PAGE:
Nearly half of men report feeling sad, irritable, and distant after sex, and claim they experience “post-coital dysphoria”, new research reveals. Although there has long been evidence of this phenomenon in women, this is the first study to suggest that the afterglow can be more of a dark cloud for men, too.
“We had conducted research on PCD in women, and the findings on the percentage of women who experience PCD seemed robust,” study author Robert Schweitzer, a professor of psychology at Queensland University of Technology, told Newsweek. “And yet there were no similar studies relating to men.”
Schweitzer’s past research surveyed 230 college-age women and found that and 46 percent had experienced PCD symptoms such as irritability and crying after otherwise pleasant intercourse at some point in their lives. Another sample of 1,489 female twins in the UK indicated that nearly 8 percent of women experienced this chronically, and studies show that PCD could be connected to psychological stress or childhood sexual abuse. Through his work with men and women as a clinical psychologist, Schweitzer noticed that men seemed to report similar feelings after sex, and began to suspect that PCD transcends gender barriers.
To test this, Schweitzer and his colleagues had 1,208 men Australia, New Zealand, the UK, the US, Russia, and Germany complete anonymous online questionnaires about their feelings about their feelings after sex. Overall, 41 percent of men said they had experienced PCD symptoms at some point in their lives, which ranged from not wanting to be touched and the desire to leave the room, to feeling annoyed, fidgety, emotionless, and even empty. Up to 20 percent of men reported feeling some form of PCD within the past month and 3 to 4 percent felt it on a regular basis. Similar to past research on women, PCD was linked with psychological distress, childhood sexual abuse, and sexual dysfunction. How these symptoms are resolved for men specifically appears to be a more complicated process that scientists previously thought.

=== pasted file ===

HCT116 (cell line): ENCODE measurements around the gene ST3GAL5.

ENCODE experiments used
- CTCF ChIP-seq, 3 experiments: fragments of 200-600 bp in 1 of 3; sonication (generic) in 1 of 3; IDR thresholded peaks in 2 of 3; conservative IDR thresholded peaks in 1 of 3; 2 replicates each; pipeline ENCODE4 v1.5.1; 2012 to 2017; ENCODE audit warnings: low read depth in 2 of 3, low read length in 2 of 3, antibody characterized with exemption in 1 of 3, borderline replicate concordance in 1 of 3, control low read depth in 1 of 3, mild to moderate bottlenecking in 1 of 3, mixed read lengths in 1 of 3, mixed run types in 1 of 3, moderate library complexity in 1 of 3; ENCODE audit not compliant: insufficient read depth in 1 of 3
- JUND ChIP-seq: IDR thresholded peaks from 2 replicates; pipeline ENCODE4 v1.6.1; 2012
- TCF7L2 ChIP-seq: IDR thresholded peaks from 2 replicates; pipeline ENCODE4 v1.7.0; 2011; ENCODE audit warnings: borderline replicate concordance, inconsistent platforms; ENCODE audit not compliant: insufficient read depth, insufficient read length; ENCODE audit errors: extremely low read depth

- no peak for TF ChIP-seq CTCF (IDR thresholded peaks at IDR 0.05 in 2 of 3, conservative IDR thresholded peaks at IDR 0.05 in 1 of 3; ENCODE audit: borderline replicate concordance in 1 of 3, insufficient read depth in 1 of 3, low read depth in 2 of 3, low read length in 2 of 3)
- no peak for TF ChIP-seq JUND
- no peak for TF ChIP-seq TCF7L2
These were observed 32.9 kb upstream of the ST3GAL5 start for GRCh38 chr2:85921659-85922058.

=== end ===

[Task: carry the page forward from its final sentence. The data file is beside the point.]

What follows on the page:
The study did not compare single men to married men, or men with children, so it is unclear if long-term relationships or the testosterone decline of fatherhood puts men more or less risk. It’s also important to note that people don’t have to have childhood trauma or psychological distress to have PCD. It could simply be a rough comedown from a hormonal surge during sex. “You go from absolute joy and pleasure to being separated. That, in its own way can cause women, and some men, to feel a bit sad. But it’s an organic biological function which happens to a greater or lesser extent to many people,” sex therapist Denise Knowles, who was not involved in the study, explained The Independent.
“It doesn’t have to mean anything sinister is going on.”
Schweitzer agrees that the cause of PCD in men is still not known, and these preliminary findings are mostly meant to identify the condition for future study. However, he’s fairly certain the sadness, irritability, and restlessness after sex are not a reflection of any particular problem in the relationship.
“There seems to be a range of factors, including genetic susceptibility, possible hormonal factors and potentially, psychological factors which we do not understand at this time,” he added. “We don’t think it is about the relationship, but something more complex.”